cover image MARY SMITH


Andrea U'Ren, . . FSG, $16 (32pp) ISBN 978-0-374-34842-7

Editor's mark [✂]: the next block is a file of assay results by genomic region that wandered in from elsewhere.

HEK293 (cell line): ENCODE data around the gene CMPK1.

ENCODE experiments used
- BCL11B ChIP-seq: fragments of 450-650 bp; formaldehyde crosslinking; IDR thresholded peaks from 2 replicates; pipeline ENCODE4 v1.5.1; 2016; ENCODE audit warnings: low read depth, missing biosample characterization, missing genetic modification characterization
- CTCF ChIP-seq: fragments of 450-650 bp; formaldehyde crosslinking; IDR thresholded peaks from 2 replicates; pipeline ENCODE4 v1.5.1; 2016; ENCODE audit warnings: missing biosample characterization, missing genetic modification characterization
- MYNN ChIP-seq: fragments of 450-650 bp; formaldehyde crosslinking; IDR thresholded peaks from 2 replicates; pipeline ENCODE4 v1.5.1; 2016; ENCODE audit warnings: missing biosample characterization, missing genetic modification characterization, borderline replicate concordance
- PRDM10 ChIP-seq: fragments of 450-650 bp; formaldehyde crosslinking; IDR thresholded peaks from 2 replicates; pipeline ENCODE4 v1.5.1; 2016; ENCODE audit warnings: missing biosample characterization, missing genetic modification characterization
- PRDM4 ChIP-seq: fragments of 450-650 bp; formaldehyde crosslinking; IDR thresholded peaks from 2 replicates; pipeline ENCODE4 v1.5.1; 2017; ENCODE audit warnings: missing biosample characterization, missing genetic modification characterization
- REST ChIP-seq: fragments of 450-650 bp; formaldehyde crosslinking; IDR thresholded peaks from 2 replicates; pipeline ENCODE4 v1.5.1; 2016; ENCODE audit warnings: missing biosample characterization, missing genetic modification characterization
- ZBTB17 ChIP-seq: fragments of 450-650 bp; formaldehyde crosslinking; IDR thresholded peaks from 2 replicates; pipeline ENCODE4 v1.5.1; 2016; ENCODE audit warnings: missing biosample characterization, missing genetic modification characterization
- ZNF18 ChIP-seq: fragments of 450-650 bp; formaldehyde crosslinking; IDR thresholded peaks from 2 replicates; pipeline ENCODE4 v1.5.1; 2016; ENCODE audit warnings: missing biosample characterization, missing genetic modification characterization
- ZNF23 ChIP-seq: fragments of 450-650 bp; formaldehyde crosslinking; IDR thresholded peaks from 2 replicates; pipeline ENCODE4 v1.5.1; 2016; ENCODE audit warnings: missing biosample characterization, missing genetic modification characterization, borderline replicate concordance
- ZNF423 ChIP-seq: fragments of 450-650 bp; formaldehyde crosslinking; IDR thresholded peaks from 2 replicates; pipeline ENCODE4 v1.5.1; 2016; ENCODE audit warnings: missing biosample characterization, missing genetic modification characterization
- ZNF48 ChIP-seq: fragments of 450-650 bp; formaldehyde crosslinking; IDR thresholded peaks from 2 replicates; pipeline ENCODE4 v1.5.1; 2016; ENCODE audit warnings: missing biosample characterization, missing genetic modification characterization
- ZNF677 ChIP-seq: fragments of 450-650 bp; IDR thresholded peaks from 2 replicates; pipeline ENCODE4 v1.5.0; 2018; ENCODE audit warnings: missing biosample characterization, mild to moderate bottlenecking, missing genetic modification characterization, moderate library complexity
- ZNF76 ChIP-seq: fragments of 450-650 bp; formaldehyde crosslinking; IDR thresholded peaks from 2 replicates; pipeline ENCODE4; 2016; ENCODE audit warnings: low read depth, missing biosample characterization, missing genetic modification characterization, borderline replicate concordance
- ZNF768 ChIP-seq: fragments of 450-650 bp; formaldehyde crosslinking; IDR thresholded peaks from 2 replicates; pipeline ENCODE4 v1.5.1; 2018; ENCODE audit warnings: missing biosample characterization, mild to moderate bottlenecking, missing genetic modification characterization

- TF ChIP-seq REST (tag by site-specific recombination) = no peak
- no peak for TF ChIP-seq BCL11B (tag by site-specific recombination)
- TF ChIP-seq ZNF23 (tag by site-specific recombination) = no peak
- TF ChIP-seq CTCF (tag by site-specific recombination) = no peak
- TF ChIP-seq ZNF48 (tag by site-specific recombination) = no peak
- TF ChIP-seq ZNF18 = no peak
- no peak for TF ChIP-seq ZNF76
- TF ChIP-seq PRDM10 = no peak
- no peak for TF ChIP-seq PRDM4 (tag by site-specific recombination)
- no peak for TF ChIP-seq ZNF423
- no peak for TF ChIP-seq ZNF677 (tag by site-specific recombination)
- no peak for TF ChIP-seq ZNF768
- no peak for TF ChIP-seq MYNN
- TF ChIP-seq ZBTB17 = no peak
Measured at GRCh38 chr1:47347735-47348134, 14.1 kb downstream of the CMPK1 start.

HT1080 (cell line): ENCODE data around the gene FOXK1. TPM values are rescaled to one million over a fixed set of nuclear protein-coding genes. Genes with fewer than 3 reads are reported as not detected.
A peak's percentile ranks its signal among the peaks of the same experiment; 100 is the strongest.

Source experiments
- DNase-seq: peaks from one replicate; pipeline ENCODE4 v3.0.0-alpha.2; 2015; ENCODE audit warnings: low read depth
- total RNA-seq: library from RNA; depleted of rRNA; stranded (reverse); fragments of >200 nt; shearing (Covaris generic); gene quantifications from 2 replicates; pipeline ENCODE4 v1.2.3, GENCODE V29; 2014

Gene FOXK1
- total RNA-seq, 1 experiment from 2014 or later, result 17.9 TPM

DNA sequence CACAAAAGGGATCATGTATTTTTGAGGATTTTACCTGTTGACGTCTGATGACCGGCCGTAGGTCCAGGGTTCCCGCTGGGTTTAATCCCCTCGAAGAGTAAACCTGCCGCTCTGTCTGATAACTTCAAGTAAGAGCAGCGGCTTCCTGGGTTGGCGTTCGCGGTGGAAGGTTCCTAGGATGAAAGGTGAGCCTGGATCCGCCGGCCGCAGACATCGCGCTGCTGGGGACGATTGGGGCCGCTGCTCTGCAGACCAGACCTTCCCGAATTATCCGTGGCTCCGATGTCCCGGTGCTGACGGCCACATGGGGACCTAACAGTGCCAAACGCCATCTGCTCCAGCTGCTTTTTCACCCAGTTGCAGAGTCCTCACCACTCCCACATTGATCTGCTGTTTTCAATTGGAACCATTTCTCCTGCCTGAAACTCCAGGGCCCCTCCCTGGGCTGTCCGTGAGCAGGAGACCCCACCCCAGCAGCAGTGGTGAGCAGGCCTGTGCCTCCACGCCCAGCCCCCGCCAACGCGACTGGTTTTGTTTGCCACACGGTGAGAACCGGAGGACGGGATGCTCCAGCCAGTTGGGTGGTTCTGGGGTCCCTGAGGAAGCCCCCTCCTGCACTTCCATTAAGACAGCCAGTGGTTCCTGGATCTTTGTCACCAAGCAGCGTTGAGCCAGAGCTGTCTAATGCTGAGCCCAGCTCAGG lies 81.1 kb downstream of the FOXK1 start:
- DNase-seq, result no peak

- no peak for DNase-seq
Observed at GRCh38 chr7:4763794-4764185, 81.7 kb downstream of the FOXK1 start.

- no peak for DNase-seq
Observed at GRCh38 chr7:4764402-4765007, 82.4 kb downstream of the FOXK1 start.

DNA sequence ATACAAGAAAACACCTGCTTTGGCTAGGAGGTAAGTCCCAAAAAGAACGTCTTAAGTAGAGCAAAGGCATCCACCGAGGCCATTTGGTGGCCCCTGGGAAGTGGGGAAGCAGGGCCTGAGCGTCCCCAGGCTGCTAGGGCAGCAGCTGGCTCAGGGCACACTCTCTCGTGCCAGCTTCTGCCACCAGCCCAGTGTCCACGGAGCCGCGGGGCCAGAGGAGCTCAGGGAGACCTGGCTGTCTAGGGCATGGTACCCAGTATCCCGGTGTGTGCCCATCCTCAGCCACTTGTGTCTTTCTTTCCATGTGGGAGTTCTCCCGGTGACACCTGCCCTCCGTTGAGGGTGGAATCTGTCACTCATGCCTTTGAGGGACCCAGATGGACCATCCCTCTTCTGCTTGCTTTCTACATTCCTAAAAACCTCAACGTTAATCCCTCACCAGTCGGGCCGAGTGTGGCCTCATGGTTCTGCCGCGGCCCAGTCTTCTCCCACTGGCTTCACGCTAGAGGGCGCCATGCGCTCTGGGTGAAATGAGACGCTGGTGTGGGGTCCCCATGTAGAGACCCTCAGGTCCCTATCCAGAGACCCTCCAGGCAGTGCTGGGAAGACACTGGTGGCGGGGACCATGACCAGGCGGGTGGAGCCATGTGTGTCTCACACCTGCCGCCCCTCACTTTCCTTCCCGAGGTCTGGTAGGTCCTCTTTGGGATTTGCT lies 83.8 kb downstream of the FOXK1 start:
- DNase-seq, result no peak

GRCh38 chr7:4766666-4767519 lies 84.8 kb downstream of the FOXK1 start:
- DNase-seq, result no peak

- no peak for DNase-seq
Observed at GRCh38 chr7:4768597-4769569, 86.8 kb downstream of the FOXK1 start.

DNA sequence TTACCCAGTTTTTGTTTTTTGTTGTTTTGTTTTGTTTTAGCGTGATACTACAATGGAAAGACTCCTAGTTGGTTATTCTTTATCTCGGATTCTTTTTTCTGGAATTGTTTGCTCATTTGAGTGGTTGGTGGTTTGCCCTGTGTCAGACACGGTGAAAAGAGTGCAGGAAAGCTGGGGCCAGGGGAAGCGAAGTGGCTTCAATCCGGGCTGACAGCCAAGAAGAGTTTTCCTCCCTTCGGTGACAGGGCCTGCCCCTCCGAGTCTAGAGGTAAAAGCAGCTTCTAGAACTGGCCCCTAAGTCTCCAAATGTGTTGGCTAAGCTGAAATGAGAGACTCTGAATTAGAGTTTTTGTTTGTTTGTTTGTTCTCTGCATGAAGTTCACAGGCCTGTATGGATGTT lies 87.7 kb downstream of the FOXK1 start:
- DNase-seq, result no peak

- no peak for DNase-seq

Inspired by a historical curiosity, U'Ren's (Pugdog) robust tale will grab readers with its quirky subject matter and witty delivery, and encourage them to imagine the past. First introduced in a period photo, the real-life Mary Smith was a "knocker-up," someone hired to wake people; an endnote situates the need for this profession during the rise of modern factory and mill work. Only slowly does U'Ren reveal the fictionalized Mary's career, slyly piquing the audience's curiosity about the protagonist's purposeful, pre-dawn stride around London. "She takes one dried pea (wrinkly!) from her pocket and puts it into her peashooter. Then... she blows! Tink! She's hit the baker's window!" Her tour concludes at sunrise, when she returns home to her daughter, who has been dismissed from school. It turns out that the girl shot a pea at a sleeping classmate, hitting the teacher instead. "For shame!" rebukes the stout, no-nonsense Mary, before collapsing with laughter. "We really must work on your aim!" That gleeful irreverence pervades the story; in another example, to the mayor's "See you tomorrow morning, right?" Mary cheerily replies, "Dim and early!" U'Ren's London has the hearty, old-fashioned styling of early-20th-century illustration. She favors doughy-faced characters, broad washes of color and thick black outlines. At the same time her compositions are fresh and modern, merging with the semi-nostalgic style for a distinctive, appealingly quaint mood. Ages 4-8. (Aug.)